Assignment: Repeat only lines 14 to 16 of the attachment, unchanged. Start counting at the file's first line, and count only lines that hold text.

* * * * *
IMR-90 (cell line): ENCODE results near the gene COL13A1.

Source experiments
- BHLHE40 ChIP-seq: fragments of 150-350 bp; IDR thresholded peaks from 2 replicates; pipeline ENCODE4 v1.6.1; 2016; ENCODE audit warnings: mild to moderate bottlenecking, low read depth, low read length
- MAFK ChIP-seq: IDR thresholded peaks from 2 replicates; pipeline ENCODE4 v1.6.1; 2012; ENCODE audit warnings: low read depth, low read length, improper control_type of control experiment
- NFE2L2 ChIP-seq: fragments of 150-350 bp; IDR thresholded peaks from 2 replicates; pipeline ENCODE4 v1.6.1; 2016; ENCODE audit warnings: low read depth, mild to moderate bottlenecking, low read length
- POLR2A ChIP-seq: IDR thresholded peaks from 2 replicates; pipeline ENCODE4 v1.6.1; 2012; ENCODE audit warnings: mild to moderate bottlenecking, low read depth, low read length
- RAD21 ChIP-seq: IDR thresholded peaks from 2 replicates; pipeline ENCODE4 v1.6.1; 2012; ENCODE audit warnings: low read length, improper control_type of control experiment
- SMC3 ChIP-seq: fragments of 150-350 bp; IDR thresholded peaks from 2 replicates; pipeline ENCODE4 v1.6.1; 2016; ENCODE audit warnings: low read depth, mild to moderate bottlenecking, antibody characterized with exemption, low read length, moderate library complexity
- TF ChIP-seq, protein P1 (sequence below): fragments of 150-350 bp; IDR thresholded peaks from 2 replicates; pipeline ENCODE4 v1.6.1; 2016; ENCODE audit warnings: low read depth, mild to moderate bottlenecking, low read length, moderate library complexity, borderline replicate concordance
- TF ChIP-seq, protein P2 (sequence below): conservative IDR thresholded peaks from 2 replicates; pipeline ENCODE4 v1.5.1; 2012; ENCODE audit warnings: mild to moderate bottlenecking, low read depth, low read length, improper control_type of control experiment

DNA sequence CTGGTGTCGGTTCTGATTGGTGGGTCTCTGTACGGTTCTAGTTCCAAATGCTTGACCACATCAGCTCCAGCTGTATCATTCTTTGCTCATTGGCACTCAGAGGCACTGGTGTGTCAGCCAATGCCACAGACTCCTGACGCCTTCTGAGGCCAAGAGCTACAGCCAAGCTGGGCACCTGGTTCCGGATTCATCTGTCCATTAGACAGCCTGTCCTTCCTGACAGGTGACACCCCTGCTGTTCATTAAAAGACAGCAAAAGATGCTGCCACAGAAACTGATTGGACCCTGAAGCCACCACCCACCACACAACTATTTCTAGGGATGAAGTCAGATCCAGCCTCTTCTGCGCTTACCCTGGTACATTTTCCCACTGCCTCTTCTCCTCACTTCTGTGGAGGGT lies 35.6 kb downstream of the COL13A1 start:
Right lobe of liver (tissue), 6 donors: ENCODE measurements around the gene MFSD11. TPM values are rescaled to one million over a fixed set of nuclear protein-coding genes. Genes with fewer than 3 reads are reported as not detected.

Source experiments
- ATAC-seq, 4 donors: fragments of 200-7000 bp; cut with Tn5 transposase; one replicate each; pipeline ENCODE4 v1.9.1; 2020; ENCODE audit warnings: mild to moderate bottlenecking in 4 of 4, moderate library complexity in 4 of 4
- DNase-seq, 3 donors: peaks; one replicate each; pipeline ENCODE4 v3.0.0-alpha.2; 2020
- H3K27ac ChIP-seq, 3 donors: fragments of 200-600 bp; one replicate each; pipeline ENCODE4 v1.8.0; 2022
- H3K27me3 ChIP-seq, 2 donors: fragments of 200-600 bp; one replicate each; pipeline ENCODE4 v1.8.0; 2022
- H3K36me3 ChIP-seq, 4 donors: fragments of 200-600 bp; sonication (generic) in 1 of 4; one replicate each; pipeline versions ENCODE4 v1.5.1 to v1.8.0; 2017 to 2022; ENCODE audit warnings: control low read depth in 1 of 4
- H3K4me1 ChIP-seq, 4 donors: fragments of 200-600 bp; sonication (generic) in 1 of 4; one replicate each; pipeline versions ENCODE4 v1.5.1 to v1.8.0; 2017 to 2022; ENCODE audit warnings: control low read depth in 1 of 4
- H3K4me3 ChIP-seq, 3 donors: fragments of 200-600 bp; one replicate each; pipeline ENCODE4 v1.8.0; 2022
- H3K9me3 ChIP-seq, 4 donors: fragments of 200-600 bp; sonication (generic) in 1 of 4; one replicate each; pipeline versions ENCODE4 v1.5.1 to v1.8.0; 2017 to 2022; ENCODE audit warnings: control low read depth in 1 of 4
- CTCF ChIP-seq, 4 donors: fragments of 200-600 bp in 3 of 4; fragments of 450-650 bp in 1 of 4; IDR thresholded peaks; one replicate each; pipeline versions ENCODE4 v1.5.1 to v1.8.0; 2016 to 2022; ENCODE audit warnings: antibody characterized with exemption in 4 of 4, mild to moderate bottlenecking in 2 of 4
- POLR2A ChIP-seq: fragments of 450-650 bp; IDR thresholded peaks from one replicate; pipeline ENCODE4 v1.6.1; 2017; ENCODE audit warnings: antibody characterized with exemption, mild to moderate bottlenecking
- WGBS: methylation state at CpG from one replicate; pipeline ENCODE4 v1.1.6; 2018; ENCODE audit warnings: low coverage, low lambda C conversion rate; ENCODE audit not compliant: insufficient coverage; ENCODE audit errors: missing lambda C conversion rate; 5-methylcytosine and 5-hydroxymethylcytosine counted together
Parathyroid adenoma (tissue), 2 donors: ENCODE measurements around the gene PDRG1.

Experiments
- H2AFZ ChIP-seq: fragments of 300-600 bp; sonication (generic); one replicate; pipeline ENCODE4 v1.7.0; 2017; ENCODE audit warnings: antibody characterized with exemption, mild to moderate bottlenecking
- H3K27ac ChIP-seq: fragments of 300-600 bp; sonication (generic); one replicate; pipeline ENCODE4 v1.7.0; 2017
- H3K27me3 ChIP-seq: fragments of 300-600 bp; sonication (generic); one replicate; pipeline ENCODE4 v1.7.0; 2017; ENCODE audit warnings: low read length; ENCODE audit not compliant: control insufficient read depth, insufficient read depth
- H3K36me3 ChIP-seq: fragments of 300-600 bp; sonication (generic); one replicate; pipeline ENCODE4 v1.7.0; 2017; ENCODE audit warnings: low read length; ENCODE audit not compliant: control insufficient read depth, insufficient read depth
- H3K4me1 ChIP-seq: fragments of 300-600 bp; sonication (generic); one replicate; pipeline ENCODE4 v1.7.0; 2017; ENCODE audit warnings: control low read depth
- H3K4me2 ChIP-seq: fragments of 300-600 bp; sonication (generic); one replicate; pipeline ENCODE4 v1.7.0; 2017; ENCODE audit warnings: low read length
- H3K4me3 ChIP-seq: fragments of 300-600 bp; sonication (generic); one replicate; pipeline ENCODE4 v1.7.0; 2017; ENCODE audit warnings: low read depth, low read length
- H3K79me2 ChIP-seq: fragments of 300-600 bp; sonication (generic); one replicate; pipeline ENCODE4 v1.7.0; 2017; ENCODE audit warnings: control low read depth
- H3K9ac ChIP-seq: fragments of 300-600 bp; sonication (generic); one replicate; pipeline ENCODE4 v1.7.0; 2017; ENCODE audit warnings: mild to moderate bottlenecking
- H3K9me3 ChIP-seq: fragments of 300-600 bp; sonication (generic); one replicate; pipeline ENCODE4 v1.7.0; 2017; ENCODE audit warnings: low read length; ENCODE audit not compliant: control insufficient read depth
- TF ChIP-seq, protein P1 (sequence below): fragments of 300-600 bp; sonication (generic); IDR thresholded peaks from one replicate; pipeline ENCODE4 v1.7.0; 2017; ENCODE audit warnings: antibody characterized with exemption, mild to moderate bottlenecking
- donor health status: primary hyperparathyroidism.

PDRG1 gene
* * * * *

- ATAC-seq, 4 donors: fragments of 200-7000 bp; cut with Tn5 transposase; one replicate each; pipeline ENCODE4 v1.9.1; 2020; ENCODE audit warnings: mild to moderate bottlenecking in 4 of 4, moderate library complexity in 4 of 4
- DNase-seq, 3 donors: peaks; one replicate each; pipeline ENCODE4 v3.0.0-alpha.2; 2020
- H3K27ac ChIP-seq, 3 donors: fragments of 200-600 bp; one replicate each; pipeline ENCODE4 v1.8.0; 2022